Designers: Simone Romano, Nunzio Surace
Publisher: Ares Games, Gremlin Project
X-COM: It raises hair on the back of thousands of gamers’ necks. X-COM: It’s one of the finest sci-fi intellectual properties that’s full of nostalgia and imagination. X-COM: It’s one of the most requested subjects for a board game since trading in the Mediterranean. Long before Fantasy Flight announced the X-COM board game Ares brought Galaxy Defenders to Kickstarter, funded the hell out of it, and then delivered an enormous quality box stuffed full of thick cardboard and detailed plastic. This is the closest thing we’ll get to an X-COM tactical experience and filling size 14 shoes can be quite the challenge.
Ares is the only company left doing massive coffin-box games that hearken back to yesterday and us Ameritrash gamers can’t help but eat it up. This game comes with several large map boards, hundreds of tokens and tiles, and 28 quality miniatures. The box is overflowing for the price and is leaking excellent engraved custom dice, two beautifully illustrated manuals, many player aids, and dozens upon dozens of high quality componentry. The sheer volume and attention to detail is excellent and this definitely qualifies for that over-used labor of love cliché.
So is this a Jaguar and all chrome with a shoddy engine? Hell no; this is a Ferrari, tearing the highway up as a team of Marines run roughshod over a horde of alien corpses. This game excels on the back-bone of influences from previously released genre titles such as Gears of War, the D&D Adventure System, and even Doom: The Boardgame. Players cooperate to control a team of Space Marines and are each assigned a specific character outfitted with gear, skills, and unique abilities. Gameplay is scenario based as you will tear into a huge Story Book that contains a large quantity of scripted missions that all bear unique surprises and clever layouts.
Players will take turns activating their agent and then activating the aliens before play passes to the next agent. On your turn you can move several hexes, attack, and perform an action in any order you wish. Attacking consists of rolling either red or blue custom dice and looking for hits. The defender then takes up a number of blue dice equal to the number of hits you scored and tries to roll shields to cancel them out. There’s a few wrinkles and interesting tactical elements in that additional symbols trigger loss of ammo, jamming, and special weapon or character abilities. Resolution is surprisingly fast once you get in a rhythm and wide array of effects are achieved with a streamlined and direct mechanic.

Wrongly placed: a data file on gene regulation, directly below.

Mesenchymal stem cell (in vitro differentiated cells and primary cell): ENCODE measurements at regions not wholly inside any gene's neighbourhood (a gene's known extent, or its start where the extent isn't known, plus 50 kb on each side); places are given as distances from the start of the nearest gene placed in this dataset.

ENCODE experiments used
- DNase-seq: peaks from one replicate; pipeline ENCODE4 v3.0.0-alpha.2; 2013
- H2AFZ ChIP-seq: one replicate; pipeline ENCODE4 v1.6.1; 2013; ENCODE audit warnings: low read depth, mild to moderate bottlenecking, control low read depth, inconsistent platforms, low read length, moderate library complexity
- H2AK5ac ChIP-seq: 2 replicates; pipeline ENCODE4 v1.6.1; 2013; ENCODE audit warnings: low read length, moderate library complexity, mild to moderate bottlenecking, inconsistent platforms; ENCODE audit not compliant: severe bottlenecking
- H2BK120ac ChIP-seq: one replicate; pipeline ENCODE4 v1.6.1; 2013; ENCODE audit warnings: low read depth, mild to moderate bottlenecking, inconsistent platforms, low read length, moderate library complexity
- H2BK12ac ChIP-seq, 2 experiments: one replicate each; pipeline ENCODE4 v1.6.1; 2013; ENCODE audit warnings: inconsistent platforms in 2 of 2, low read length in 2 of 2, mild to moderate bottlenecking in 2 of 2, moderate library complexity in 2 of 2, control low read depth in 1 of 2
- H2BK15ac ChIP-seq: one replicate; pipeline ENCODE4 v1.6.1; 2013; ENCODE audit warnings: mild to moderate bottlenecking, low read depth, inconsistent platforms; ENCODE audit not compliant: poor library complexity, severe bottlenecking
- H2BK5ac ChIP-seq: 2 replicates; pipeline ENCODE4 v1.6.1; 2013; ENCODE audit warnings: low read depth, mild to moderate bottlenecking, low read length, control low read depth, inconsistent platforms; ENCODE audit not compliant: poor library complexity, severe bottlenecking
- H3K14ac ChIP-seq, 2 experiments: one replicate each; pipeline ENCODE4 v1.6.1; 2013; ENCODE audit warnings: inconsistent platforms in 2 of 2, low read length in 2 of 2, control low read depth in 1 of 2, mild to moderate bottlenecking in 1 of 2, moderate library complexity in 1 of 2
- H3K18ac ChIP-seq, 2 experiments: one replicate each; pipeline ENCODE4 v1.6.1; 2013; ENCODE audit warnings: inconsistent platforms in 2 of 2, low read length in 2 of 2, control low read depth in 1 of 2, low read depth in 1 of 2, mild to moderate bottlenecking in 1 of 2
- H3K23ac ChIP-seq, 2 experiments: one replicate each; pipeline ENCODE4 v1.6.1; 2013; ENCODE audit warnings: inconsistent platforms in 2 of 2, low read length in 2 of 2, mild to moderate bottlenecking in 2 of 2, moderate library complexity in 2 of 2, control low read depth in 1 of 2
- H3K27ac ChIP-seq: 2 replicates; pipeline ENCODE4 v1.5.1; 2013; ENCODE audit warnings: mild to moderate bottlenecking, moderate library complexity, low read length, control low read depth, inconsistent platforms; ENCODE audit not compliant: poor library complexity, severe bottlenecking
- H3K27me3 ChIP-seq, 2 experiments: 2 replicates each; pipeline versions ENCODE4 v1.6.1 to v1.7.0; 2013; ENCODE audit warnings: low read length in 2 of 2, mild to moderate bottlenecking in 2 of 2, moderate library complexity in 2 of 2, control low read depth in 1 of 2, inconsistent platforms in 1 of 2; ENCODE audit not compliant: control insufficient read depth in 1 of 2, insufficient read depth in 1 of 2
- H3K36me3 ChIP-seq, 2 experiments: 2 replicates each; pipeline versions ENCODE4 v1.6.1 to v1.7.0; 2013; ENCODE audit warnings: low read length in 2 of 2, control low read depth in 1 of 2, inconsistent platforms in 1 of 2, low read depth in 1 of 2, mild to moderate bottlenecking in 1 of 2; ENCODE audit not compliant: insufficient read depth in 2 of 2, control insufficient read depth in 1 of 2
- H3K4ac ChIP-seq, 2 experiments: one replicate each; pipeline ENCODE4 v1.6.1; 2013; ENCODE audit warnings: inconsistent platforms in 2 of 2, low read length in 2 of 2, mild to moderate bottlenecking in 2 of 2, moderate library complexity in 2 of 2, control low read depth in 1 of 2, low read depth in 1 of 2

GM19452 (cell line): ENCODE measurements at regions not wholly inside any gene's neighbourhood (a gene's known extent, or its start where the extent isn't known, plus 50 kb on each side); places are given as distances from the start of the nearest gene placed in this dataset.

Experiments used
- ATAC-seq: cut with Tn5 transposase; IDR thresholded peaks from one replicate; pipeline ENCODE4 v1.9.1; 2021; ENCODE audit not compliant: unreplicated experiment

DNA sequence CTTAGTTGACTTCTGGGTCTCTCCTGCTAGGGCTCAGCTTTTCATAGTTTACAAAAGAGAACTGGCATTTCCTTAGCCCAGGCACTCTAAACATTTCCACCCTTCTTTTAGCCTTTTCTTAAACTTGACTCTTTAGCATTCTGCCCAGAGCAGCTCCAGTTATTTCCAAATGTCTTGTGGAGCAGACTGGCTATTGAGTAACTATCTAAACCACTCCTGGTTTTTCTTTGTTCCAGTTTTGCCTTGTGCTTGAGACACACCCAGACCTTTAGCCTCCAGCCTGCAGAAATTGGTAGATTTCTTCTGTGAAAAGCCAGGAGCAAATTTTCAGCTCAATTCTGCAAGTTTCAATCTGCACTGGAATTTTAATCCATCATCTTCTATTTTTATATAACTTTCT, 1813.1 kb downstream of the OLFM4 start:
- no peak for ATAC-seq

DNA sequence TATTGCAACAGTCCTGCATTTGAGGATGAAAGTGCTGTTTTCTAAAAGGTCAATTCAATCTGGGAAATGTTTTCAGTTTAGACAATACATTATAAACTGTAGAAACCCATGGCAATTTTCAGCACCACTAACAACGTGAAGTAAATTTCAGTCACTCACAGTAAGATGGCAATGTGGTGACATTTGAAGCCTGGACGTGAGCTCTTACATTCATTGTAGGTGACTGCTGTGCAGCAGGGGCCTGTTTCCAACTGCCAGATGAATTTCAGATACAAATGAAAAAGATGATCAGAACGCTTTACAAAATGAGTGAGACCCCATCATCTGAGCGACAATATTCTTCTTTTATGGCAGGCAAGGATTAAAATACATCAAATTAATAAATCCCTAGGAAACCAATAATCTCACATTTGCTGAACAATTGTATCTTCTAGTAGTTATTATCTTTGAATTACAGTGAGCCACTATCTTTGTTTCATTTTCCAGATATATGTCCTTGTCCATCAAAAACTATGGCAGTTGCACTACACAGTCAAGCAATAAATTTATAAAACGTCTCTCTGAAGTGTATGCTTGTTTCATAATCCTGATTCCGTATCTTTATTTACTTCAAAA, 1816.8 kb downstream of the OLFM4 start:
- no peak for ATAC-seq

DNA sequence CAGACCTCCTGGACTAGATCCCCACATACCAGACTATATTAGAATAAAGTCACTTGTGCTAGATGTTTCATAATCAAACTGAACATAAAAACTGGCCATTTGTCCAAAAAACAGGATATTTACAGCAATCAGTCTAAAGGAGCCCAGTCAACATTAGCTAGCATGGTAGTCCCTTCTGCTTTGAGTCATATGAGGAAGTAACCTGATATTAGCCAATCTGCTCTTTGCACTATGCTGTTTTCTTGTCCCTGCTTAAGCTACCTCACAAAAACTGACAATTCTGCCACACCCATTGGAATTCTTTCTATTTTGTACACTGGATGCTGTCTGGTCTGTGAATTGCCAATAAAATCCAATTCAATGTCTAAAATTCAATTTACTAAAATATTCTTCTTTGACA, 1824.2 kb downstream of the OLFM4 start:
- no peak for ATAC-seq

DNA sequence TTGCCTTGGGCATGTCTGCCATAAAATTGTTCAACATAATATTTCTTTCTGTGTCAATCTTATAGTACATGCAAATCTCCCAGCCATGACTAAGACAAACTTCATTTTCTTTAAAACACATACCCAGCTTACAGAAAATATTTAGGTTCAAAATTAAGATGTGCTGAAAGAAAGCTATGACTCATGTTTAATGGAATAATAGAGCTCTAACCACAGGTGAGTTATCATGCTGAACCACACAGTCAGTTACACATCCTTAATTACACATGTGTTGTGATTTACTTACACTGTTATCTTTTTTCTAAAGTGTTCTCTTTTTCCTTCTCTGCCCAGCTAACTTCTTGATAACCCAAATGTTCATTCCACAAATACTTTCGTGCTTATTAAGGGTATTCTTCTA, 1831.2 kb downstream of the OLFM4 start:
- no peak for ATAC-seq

The system forming the artificial intelligence of the enemy is typically a crucial quality of cooperative shooters/dungeon crawlers and they can make or break a title. This is another thing Galaxy Defenders gets just right as the invading alien force is activated via an AI deck that is reminiscent of the excellent Gears of War. Some cards will activate specific alien types (Xeno Alphas, Aracnos, Spine Critters, etc.), others will activate all aliens that are wounded, and some will activate all aliens that are in close combat. It’s dynamic and unpredictable and achieves a level of tension that many Coops struggle with. Additionally, each alien has its own attack and behavior priority found on its stat card which grants personality and distinction. Some aliens will prefer to keep their distance while others will want to charge in and hit multiple characters in melee. It’s interesting and contributes to the mental wrangling of trying to assess the best actions for your team and how to approach the quickly devolving battle situation.